9. Lane College

Forensic Science in Criminal Justice

Lane offers a 300-level undergraduate course in Forensic Science. Offered through the criminal justice department, this general survey course offers future crime scene investigators, police officers and federal agents the opportunity to learn about evidence analysis, proper chains of custody, search warrant procedures and evidence processing in the lab. By the end of the course, you’ll have a solid understanding of the reality vs. fiction of crime scene investigation, and know what can and cannot be accomplished in a forensic lab setting. This is a good introductory course for those wishing to work in a lab after graduate, or go on for further graduate training in medical school or forensic grad school.

10. LeMoyne-Owen College

Forensic Evidence

LeMoyne-Owen offers 400-level criminal justice course in forensic evidence. In this class, you’ll get a solid, basic understanding of how evidence is collected at a crime scene, the proper chain-of-custody procedures, and the processing of evidence in a way that allows for successful prosecution at trial. You’ll see how various types of evidence can be collected, learn about the instrumentation used by crime scene investigators and lab technicians, and how the limitations of this equipment impact what can and should be collected on-scene.

11. Martin Methodist College

Forensic and Crime Scene Investigation

The criminal justice program at Martin Methodist offers a really good survey course on forensics and CSI for those interested in pursuing the work, or further study in grad school for a masters in forensic science. This is a hands-on course, where you’ll pick up a number of tricks for working a crime scene in a way that satisfies both the lab technicians, who has to process what you college, as well as the lawyers, who have to present and defend what you college. Balancing this interplay between science and the law is the skills you’ll pick up in this course, when you look at the various sub-disciplines of forensic science. It’s the perfect course to take if you think you might be interested in working as a crime scene investigator, but are unsure of the possibilities that are out there.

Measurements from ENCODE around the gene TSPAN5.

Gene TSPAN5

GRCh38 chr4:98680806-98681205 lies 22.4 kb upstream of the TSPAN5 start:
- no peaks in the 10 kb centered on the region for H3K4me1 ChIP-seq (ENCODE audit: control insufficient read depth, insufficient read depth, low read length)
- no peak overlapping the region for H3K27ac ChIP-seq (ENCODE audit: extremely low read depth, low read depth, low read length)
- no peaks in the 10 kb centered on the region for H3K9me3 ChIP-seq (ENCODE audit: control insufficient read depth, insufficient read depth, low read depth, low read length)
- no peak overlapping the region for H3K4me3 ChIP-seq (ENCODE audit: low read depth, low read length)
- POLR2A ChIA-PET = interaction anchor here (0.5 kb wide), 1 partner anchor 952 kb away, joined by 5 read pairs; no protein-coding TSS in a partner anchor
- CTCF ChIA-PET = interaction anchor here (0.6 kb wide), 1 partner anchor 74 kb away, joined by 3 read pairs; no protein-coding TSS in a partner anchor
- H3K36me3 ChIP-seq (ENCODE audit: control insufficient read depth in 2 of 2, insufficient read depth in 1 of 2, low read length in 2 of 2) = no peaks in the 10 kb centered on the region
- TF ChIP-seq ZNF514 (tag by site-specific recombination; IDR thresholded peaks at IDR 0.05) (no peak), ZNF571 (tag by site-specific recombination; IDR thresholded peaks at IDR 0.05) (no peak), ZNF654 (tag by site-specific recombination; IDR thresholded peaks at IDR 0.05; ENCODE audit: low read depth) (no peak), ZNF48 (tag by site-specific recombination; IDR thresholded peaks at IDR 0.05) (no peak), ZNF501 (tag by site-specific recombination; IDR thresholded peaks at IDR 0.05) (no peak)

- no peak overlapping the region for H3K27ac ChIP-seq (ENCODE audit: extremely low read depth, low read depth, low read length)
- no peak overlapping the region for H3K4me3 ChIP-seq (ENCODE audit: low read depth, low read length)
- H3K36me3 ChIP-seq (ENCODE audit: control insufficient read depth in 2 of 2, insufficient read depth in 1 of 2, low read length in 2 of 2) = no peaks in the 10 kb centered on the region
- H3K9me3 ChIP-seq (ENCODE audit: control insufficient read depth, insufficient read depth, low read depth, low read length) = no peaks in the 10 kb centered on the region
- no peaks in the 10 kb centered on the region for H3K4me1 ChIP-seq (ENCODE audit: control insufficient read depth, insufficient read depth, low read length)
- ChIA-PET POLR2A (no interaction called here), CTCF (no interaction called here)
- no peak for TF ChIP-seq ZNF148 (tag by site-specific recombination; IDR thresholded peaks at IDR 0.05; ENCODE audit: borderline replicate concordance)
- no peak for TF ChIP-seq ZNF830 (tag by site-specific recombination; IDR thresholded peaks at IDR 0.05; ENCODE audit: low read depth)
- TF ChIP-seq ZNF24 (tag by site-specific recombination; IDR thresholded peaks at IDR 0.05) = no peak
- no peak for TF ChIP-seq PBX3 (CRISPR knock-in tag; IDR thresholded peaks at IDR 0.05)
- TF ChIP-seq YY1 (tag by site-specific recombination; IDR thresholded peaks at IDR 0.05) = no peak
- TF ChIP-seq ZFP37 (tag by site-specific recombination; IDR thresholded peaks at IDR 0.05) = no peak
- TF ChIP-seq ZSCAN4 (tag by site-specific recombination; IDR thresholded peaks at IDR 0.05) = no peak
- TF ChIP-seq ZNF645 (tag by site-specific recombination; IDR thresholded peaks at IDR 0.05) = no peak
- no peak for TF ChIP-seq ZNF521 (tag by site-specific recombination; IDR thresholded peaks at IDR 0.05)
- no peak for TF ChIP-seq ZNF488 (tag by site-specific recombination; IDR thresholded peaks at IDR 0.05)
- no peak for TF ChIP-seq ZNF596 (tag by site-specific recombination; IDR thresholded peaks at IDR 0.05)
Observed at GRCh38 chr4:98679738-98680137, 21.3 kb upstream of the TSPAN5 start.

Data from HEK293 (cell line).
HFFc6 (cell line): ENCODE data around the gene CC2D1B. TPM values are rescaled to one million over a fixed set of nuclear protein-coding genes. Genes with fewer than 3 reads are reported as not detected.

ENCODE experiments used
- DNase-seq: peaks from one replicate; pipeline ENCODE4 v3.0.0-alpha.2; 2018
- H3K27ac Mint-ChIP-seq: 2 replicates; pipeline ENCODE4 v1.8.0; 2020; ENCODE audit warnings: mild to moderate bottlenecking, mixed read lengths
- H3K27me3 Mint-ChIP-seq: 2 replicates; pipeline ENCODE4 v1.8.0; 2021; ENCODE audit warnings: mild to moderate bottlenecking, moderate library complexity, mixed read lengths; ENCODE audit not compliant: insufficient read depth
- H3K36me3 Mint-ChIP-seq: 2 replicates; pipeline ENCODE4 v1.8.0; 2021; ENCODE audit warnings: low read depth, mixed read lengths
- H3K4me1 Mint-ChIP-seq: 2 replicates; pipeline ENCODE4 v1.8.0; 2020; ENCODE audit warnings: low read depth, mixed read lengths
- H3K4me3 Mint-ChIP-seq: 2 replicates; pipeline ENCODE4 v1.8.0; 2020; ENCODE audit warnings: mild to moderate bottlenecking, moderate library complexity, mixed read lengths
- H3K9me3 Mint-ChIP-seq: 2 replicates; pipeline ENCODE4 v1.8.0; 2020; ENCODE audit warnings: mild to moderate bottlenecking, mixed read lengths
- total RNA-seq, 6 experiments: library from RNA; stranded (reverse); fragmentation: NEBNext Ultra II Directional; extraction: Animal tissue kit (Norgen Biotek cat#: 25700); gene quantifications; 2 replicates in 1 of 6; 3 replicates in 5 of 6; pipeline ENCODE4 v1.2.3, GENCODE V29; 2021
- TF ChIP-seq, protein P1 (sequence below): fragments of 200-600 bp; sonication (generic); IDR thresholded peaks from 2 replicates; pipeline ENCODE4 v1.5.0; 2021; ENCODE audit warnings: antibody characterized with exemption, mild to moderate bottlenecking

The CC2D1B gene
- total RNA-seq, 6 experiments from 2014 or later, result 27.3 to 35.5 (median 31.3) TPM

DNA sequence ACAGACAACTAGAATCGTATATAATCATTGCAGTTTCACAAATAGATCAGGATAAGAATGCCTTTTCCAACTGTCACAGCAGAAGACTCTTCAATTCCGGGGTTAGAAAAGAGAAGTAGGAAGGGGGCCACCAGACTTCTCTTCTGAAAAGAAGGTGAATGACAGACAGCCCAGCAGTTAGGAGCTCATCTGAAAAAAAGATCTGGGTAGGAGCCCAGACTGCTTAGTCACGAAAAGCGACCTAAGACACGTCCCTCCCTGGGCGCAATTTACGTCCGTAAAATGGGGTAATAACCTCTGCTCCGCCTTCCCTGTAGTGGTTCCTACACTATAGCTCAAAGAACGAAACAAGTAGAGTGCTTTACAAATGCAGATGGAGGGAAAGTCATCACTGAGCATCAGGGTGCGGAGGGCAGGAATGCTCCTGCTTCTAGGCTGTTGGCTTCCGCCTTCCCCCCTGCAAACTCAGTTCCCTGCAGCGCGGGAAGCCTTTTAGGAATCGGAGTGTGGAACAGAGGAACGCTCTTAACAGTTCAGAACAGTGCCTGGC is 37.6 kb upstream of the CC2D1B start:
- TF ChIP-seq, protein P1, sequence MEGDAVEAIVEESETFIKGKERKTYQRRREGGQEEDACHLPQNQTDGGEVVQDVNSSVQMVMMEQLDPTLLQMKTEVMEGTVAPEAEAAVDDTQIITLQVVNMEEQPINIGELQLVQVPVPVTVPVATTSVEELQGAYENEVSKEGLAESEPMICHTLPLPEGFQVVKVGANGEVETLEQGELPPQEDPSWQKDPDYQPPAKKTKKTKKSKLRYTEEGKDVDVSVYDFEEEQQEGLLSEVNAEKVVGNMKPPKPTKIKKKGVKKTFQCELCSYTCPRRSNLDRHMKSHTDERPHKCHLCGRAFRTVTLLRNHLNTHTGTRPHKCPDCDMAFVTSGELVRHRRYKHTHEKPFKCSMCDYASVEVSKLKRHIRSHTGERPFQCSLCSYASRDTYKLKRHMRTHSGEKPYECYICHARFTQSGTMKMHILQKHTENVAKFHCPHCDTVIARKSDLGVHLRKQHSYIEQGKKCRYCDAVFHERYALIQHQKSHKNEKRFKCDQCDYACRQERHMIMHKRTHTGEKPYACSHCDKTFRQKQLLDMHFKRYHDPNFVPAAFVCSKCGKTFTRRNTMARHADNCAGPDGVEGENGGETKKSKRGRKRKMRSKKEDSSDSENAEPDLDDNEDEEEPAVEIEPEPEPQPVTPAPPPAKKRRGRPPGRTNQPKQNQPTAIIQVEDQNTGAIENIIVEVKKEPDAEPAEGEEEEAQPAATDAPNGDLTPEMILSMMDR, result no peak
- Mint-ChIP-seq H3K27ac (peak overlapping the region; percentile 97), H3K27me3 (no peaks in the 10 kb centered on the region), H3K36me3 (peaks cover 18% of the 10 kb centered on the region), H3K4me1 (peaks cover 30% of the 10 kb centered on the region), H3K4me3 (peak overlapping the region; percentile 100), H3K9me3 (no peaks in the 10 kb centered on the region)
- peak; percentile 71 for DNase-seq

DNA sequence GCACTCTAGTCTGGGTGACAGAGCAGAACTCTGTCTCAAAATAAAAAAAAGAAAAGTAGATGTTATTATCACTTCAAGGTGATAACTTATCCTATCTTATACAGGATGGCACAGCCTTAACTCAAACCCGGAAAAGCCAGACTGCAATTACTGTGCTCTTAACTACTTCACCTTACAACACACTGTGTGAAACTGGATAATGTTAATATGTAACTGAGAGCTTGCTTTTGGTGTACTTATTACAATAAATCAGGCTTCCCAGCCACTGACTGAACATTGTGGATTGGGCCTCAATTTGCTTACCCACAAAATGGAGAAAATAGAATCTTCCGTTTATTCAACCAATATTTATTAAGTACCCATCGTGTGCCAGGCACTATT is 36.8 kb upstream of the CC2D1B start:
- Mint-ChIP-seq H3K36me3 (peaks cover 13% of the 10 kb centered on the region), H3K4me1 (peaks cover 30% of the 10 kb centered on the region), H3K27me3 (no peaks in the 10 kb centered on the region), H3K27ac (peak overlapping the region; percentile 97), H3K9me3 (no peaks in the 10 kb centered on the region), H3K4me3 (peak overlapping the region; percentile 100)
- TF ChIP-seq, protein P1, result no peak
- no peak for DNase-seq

12. Maryville College

Science 350: Forensic Science

Maryville College’s 300-level forensic course, according to the instructor Terry Bunde, is popular no matter what your major. Computer Forensics is really popular with the computer science majors. Document examination is something that sparks an interest with English majors. Art majors get a real kick out of painting forgeries performed over the years, and hunters like the ballistics and firearms portion of the course.

Maryville’s Forensic Science Class starts with a basic history of forensic science, looking at things like how fingerprints were first detected, determined to be unique among individuals, and were first used to solve a crime. The class then gets into the controversial aspects of the science — do DNA databases, for example, violate civil liberties if profiles of exonerated criminals are kept. Should the DNA be removed from the database if someone finishes his sentence? How about if he is arrested, but not convicted?

The only restrictions on taking Maryville College’s SCI350 is that you must be a junior or senior non-science major. This loose restriction means that non-scientists can learn about forensics, and you can possibly decide to go to graduate school for forensics with just the core courses under your belt.

13. Meharry Medical College

Forensic Pathology